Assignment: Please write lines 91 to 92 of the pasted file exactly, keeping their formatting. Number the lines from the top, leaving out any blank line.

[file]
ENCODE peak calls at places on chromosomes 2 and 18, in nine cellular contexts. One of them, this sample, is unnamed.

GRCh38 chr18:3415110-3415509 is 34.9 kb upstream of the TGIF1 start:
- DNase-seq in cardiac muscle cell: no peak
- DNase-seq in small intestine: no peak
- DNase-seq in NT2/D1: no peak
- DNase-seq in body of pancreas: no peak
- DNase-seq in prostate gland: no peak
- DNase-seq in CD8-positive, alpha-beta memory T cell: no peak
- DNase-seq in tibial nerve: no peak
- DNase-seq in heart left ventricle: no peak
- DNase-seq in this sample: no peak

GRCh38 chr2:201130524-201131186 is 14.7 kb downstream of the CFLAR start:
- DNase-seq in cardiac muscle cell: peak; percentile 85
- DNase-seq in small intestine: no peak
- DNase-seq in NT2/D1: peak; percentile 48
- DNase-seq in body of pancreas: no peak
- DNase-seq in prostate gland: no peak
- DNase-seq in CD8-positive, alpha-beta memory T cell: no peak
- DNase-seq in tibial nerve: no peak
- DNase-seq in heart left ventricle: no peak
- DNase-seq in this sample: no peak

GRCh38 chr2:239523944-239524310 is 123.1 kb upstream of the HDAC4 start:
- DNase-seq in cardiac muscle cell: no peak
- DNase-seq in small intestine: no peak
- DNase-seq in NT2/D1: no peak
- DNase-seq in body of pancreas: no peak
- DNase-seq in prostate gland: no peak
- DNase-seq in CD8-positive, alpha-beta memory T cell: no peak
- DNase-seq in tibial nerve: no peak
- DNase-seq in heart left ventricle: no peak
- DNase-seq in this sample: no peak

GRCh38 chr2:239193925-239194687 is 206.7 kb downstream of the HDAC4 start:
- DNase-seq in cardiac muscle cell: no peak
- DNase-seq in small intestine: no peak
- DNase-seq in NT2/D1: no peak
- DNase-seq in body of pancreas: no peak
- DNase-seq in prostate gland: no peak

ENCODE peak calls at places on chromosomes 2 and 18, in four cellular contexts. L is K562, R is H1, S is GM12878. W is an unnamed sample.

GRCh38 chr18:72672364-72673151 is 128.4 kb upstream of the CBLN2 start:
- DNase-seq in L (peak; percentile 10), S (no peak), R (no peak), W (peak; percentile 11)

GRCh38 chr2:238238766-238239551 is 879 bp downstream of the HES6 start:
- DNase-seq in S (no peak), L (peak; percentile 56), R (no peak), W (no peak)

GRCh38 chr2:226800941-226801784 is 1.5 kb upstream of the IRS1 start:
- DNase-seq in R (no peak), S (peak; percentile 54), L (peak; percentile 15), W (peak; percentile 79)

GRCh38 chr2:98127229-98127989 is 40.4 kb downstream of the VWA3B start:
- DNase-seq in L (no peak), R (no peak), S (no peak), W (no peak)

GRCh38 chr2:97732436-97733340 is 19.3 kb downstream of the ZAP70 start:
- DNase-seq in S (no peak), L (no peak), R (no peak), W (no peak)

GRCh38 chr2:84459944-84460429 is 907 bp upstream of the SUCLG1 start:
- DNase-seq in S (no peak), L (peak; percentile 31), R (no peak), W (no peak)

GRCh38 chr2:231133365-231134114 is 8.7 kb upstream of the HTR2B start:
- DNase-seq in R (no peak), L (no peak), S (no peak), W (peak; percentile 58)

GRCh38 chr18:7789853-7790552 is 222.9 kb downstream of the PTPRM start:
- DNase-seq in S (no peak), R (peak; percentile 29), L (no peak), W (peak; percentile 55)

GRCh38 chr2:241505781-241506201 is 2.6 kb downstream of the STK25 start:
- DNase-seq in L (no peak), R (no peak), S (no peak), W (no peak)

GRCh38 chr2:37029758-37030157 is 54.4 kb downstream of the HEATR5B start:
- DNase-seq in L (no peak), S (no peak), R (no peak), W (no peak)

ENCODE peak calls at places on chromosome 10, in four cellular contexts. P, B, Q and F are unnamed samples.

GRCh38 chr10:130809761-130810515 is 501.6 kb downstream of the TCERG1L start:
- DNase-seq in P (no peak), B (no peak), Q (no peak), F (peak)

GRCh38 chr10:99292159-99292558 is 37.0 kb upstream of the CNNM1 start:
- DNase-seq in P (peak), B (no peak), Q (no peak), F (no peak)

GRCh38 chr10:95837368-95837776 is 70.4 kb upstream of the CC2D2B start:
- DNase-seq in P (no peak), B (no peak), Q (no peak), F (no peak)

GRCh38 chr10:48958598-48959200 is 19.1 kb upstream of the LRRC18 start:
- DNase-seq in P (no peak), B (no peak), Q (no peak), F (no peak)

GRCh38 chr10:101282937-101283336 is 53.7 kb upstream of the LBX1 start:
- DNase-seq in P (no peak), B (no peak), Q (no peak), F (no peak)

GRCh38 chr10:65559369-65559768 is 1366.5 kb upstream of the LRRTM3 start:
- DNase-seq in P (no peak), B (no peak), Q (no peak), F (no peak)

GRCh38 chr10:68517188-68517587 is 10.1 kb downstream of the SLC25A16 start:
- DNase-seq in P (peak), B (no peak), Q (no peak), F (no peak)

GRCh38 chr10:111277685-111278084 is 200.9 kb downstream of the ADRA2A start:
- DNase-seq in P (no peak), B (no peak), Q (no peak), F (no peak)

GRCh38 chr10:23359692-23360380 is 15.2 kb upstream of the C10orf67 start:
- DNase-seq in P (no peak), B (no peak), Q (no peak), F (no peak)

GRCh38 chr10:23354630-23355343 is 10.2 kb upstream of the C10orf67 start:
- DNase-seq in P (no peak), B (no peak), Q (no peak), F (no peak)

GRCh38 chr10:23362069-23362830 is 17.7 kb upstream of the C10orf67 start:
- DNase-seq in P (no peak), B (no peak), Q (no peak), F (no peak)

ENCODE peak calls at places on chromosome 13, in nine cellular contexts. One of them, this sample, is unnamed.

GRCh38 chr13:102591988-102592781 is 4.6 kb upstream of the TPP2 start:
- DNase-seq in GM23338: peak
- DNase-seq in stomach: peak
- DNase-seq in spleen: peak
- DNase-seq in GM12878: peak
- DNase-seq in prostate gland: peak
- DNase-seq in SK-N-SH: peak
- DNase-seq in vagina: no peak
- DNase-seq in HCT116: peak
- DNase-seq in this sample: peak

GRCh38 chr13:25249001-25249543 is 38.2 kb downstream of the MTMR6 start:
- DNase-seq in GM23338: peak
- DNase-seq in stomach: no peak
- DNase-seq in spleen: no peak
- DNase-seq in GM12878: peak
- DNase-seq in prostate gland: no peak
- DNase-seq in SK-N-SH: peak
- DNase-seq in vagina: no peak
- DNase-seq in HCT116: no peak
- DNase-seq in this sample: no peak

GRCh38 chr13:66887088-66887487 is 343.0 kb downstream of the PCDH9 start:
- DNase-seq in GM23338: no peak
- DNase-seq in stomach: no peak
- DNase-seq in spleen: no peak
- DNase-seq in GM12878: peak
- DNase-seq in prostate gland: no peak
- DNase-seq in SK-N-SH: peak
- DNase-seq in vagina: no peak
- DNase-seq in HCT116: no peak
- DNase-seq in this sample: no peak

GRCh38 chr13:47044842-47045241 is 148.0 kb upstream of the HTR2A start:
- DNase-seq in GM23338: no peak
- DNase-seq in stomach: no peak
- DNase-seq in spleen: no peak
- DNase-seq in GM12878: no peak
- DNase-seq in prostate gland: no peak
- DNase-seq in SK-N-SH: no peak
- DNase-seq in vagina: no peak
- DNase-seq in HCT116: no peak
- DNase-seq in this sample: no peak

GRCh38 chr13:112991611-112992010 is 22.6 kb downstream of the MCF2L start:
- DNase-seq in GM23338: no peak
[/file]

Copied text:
- DNase-seq in HCT116: peak
- DNase-seq in this sample: peak